ChildrenConflictParentingWellbeing

Five Strategies to Cultivate Healthy Sibling Relationships

Siblings

Consider this: During childhood and adolescence, your kids may spend more time around each other than any other peer or family member! And with all of the time spent at home in the last year, sibling one-on-one time has been at an all-time high for many families. While some kids may enjoy spending more quality time with their built-in best friend, others may want more space and boundaries. Helping your kids develop healthy relationships with each other certainly takes effort from each member of the family, but positive outcomes make the effort worthwhile. Research suggests that sibling support is related to higher levels of self-esteem and life-satisfaction as well as decreased levels of loneliness and depression. If you’d like to help your children cultivate healthy sibling relationships, read on for five strategies that will get you started.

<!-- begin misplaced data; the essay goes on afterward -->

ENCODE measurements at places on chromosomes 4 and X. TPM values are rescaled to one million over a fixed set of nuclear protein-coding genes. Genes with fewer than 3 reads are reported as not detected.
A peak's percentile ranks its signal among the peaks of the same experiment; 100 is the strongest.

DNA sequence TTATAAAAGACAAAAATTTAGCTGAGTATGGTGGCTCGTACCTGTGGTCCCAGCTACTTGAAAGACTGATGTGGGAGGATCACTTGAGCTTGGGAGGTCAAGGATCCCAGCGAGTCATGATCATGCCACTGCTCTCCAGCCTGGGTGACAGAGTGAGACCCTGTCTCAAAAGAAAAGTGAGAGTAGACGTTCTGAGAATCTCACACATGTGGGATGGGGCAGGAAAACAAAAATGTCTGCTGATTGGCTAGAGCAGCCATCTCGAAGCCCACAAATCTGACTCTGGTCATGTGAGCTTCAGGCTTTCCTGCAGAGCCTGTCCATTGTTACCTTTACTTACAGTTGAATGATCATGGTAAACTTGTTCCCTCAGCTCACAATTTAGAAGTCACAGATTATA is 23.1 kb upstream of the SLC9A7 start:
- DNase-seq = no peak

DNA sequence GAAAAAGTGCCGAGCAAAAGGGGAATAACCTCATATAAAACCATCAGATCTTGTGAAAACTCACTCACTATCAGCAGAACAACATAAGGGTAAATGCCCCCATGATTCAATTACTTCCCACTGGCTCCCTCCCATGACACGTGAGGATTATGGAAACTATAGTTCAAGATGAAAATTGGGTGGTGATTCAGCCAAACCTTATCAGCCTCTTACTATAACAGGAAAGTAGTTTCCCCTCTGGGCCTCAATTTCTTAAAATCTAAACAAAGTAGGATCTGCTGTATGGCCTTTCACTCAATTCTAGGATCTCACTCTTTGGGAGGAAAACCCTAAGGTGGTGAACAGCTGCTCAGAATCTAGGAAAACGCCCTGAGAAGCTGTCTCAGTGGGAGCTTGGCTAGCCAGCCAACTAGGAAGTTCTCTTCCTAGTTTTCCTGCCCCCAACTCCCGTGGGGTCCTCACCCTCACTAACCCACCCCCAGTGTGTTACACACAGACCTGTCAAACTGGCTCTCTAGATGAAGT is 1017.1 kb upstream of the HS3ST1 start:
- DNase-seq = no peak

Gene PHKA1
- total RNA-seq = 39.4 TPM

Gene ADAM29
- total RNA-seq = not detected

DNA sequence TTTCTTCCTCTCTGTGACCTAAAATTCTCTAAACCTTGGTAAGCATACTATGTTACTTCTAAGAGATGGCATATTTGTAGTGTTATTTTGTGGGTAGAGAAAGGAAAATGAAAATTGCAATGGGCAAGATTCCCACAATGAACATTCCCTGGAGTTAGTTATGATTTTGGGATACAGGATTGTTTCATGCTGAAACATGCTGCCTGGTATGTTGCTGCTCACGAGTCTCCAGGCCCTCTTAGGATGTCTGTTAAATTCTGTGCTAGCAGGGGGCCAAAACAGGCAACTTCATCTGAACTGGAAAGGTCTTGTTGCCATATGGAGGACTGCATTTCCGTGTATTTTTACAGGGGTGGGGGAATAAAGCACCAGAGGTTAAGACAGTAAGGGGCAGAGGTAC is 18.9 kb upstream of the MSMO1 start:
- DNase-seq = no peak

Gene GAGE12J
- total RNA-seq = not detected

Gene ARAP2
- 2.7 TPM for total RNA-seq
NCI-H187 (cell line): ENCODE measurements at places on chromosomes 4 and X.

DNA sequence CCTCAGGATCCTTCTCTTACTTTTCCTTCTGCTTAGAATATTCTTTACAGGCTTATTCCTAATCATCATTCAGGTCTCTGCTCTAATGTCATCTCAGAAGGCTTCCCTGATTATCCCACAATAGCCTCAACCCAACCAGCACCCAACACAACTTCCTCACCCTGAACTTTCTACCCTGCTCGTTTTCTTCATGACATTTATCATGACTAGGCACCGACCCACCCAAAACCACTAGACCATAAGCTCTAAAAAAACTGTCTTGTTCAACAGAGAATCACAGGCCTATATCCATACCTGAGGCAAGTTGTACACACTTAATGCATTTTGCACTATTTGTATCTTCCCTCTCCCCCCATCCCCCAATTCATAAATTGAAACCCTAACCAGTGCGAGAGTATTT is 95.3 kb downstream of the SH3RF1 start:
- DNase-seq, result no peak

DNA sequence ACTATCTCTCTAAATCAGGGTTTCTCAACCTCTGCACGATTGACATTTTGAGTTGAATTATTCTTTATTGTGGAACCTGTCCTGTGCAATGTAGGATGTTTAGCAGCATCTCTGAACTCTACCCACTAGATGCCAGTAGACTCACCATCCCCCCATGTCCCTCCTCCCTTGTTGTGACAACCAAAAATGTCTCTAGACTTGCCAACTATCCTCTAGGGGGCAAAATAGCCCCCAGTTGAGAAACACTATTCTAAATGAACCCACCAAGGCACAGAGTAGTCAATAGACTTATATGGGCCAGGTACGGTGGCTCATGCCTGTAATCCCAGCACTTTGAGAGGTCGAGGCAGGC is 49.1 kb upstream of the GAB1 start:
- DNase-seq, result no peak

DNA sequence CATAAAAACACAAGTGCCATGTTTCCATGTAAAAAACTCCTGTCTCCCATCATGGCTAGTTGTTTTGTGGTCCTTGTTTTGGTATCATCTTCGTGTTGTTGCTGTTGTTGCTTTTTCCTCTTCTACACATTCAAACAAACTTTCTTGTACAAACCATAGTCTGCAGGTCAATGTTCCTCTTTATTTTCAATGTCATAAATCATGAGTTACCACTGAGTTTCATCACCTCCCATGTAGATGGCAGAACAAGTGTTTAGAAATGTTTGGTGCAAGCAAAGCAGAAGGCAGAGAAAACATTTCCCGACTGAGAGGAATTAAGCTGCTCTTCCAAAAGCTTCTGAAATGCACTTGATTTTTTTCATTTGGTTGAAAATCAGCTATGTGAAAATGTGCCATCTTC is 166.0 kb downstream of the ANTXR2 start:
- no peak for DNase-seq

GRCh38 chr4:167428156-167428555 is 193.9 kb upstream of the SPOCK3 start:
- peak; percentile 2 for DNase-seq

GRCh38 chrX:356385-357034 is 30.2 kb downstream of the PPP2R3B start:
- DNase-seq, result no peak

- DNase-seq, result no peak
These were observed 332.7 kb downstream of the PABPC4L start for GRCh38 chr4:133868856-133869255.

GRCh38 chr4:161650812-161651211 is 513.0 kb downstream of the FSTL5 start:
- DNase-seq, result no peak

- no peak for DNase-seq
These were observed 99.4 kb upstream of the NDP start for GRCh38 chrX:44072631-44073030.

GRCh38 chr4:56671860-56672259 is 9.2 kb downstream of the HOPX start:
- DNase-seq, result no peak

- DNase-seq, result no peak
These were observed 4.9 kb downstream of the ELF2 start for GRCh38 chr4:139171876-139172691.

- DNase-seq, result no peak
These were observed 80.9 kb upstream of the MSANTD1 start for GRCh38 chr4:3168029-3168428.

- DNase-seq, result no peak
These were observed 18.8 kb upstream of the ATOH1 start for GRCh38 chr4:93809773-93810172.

5 Ways to Promote Healthy Sibling Relationships

1. Promote Sibling Bonding Time

Set a family meeting and help your kids brainstorm a list of all of their favorite activities. Then, guide your kids in exploring which of these activities they all enjoy doing. These can be simple activities, such as eating a favorite snack, watching a funny show, or playing a fun game together. Keep this list handy and establish a regular sibling bonding time, as often as once a week. Make sure your children’s sibling time goes uninterrupted. If you feel like doing more family brainstorming, you can also discuss family values and goals your kids have in common.

“Sisters and brothers are the truest, purest forms of love, family, and friendship, knowing when to hold you and when to challenge you, but always being a part of you.” – Carol Ann Albright Eastman

2. Establish and Respect Boundaries